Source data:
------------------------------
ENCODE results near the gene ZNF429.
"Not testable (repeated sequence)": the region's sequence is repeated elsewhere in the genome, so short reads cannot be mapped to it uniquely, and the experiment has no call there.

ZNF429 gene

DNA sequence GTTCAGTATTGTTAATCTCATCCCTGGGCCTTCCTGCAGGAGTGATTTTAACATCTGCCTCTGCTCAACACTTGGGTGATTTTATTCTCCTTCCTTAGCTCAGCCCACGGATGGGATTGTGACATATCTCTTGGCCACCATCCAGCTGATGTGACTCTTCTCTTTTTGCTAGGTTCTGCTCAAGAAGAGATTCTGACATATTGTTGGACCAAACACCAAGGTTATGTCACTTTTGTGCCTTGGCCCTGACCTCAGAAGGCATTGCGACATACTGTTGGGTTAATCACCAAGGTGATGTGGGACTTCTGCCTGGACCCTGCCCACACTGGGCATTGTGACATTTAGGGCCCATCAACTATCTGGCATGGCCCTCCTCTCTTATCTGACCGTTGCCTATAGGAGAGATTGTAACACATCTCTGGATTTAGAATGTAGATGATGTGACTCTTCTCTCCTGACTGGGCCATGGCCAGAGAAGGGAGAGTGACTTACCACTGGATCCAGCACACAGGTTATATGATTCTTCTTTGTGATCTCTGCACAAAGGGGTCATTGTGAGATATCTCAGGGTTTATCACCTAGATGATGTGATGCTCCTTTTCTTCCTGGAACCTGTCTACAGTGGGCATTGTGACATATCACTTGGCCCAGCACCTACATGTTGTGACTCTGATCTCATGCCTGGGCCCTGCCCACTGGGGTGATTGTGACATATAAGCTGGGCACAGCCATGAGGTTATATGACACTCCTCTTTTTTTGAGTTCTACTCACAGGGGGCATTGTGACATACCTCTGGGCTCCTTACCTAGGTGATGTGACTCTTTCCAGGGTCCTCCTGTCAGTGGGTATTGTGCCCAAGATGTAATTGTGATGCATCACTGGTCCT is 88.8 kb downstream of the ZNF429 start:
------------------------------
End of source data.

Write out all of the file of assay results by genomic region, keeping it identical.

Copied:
ENCODE results near the gene ZNF429.
"Not testable (repeated sequence)": the region's sequence is repeated elsewhere in the genome, so short reads cannot be mapped to it uniquely, and the experiment has no call there.

ZNF429 gene

DNA sequence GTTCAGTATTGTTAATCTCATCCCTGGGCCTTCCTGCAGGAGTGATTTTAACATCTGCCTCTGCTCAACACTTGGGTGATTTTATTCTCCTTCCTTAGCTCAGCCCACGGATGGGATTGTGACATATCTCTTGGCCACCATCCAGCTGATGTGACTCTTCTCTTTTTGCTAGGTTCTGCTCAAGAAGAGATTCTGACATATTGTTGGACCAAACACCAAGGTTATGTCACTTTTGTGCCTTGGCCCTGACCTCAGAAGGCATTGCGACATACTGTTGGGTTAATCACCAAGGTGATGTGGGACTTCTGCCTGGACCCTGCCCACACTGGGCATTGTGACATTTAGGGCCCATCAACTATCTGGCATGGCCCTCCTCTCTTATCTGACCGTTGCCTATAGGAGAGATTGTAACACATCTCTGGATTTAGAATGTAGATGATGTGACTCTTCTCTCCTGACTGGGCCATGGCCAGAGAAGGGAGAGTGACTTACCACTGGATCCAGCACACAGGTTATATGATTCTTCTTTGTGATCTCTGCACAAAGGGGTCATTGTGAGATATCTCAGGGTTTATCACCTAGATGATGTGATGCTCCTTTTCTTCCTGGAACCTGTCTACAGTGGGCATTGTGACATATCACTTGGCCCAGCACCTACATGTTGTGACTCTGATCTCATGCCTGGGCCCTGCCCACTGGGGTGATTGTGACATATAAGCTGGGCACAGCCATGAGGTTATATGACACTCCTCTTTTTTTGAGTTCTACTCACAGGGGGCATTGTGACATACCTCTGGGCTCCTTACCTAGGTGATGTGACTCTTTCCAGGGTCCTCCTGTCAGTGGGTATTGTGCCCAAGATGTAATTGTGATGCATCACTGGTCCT is 88.8 kb downstream of the ZNF429 start: